It’s hard to give the well-worn London gangster genre a fresh spin, but this debut feature from experienced editor Andrew Hulme (‘Control’, ‘The Imposter’) has a stab at it by piling on moody atmospherics and plugging into hot-button issues of faith and social class.
Dave (Frederick Schmidt), a lost young man and two-bit gangland gofer – looking like a younger, more rat-faced Ethan Hawke –is having a breakdown in the bit of Hoxton still reserved for leather-faced, ageing white crims. Dave’s crack habit doesn’t help and the local hipsters get his goat. Is it possible that he’ll find solace at the local mosque when he gets caught between his psychotic uncle Jimmy and his late father’s cheeky wideboy pal Mickey?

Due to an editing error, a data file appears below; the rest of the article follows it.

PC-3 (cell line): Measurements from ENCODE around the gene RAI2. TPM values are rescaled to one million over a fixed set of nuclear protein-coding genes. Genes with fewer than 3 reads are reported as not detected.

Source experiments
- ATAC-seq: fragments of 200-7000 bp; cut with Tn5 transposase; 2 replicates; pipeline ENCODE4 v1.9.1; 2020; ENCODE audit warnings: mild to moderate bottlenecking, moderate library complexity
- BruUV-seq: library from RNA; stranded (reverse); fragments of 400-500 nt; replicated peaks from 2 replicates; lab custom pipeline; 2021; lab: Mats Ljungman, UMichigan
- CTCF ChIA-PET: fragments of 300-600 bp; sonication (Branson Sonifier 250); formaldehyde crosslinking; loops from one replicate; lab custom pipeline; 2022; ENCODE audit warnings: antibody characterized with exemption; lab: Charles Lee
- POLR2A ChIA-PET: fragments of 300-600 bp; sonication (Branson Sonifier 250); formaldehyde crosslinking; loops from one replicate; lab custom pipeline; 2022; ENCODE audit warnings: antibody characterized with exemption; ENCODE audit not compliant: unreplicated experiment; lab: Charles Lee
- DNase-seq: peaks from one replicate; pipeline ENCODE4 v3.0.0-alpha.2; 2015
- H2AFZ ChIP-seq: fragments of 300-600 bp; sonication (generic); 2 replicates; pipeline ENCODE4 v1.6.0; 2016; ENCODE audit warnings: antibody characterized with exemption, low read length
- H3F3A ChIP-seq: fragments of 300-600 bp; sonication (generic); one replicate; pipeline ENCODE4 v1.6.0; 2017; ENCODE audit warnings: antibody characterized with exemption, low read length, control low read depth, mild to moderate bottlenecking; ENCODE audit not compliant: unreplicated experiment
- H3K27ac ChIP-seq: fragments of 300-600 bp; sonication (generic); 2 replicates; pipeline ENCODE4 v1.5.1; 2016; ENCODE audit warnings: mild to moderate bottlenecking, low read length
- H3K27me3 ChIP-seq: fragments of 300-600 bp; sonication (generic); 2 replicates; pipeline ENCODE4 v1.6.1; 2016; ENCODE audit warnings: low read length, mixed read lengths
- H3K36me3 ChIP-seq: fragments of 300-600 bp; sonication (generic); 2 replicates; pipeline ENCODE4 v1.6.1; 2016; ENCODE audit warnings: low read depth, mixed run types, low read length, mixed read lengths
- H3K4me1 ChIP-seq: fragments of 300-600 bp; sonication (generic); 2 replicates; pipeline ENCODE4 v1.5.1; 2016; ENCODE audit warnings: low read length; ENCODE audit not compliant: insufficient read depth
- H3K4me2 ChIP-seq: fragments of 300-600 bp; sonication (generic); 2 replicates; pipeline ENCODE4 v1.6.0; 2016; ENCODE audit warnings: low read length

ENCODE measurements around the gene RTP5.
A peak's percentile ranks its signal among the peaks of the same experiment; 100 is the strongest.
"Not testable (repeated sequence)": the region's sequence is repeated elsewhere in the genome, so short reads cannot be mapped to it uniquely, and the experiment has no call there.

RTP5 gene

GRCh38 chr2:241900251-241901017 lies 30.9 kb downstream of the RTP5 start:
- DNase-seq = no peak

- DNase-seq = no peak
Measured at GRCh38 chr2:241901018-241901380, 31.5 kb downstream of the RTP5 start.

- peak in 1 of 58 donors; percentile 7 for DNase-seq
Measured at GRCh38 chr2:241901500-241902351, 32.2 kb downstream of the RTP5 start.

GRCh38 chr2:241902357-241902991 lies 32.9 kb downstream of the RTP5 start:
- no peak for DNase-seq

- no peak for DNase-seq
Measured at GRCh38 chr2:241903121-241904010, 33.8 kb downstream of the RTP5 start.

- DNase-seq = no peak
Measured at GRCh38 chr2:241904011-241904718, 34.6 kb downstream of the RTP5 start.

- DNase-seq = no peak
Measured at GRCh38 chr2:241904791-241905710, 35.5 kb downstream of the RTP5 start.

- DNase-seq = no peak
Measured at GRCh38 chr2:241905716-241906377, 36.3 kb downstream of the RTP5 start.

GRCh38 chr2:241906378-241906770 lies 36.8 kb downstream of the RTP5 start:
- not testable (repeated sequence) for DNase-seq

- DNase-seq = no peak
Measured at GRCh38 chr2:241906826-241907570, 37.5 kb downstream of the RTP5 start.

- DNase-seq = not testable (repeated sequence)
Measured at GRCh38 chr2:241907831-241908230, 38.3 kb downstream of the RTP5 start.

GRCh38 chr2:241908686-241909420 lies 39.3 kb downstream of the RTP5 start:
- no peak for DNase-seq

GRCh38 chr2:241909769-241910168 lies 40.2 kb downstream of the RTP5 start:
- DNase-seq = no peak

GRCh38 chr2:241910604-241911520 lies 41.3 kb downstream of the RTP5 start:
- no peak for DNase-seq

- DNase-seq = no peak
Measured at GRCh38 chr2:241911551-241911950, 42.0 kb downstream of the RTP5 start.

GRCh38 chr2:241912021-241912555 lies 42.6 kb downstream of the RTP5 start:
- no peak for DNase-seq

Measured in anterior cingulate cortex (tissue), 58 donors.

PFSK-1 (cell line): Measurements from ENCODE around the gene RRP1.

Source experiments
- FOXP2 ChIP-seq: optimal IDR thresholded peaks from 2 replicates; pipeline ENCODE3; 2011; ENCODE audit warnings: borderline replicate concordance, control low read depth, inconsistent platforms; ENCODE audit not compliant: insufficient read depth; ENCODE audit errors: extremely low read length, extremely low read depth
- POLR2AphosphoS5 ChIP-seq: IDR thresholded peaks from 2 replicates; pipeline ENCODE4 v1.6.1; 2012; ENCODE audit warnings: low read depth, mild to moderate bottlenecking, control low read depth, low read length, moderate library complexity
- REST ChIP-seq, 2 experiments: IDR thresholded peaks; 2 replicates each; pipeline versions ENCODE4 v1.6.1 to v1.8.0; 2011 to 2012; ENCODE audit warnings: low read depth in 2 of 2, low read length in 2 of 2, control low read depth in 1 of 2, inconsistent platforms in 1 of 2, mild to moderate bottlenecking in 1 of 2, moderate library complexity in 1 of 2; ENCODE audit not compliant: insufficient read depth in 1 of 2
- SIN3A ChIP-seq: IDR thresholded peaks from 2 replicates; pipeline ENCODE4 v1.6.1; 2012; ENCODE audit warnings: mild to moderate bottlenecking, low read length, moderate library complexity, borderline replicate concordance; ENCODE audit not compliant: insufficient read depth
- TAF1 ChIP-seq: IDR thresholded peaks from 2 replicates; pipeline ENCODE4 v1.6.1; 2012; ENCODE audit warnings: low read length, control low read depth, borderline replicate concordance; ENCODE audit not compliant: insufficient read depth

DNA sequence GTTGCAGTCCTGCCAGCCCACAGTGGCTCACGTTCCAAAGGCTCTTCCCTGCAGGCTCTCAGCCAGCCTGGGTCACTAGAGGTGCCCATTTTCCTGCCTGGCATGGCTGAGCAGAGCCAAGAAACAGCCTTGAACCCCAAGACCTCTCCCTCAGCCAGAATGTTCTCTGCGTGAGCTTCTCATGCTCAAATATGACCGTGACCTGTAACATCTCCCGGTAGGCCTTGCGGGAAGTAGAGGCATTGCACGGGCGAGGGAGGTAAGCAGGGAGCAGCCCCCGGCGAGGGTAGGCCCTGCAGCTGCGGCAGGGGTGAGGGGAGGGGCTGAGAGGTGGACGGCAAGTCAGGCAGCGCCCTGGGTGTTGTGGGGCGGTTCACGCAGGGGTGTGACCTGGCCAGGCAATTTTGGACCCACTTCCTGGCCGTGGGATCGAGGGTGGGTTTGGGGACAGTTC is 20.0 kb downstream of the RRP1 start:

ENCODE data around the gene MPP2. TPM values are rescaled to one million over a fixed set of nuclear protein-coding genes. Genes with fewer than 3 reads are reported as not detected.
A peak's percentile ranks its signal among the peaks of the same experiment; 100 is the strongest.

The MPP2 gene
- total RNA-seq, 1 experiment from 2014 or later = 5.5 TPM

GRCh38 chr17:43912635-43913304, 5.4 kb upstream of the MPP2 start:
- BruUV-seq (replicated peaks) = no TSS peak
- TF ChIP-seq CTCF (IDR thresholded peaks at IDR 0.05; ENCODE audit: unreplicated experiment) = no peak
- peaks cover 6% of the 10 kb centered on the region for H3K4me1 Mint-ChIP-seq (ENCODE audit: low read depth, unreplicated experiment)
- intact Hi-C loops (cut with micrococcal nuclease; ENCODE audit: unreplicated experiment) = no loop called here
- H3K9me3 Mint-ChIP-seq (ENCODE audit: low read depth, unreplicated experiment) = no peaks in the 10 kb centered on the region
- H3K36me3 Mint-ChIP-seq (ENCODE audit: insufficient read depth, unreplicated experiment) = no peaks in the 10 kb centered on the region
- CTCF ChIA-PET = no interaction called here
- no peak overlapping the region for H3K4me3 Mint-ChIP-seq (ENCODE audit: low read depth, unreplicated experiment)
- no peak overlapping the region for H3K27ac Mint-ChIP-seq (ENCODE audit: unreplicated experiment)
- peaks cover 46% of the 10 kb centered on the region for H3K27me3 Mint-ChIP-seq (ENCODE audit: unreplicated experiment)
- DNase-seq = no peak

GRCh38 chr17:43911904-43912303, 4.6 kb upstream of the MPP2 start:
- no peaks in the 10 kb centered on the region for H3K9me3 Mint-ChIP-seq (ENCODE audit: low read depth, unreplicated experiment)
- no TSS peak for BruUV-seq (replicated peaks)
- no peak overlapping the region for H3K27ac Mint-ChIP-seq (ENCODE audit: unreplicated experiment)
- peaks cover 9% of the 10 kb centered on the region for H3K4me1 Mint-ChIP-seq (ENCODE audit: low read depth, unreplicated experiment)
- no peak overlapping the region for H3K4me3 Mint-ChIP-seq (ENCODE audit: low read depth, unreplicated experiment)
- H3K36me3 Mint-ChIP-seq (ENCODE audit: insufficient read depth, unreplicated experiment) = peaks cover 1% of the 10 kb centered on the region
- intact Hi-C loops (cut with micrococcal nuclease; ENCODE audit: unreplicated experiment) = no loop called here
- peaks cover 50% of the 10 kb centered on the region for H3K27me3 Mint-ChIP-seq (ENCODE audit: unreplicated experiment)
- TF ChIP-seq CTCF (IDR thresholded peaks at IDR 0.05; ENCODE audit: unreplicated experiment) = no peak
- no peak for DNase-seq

Hulme’s attempt to view the everyday London underworld via a full-blown, early-Scorsese-style existential crisis, while largely dialling down the hysterics, is admirable. The documentary-style location shooting lends the whole thing a credible feel and there’s a winning intensity to the performances. Yet there’s still a bogus, posturing air to ‘Snow in Paradise’, a film that leans on more crime-movie clichés than anyone involved would probably admit.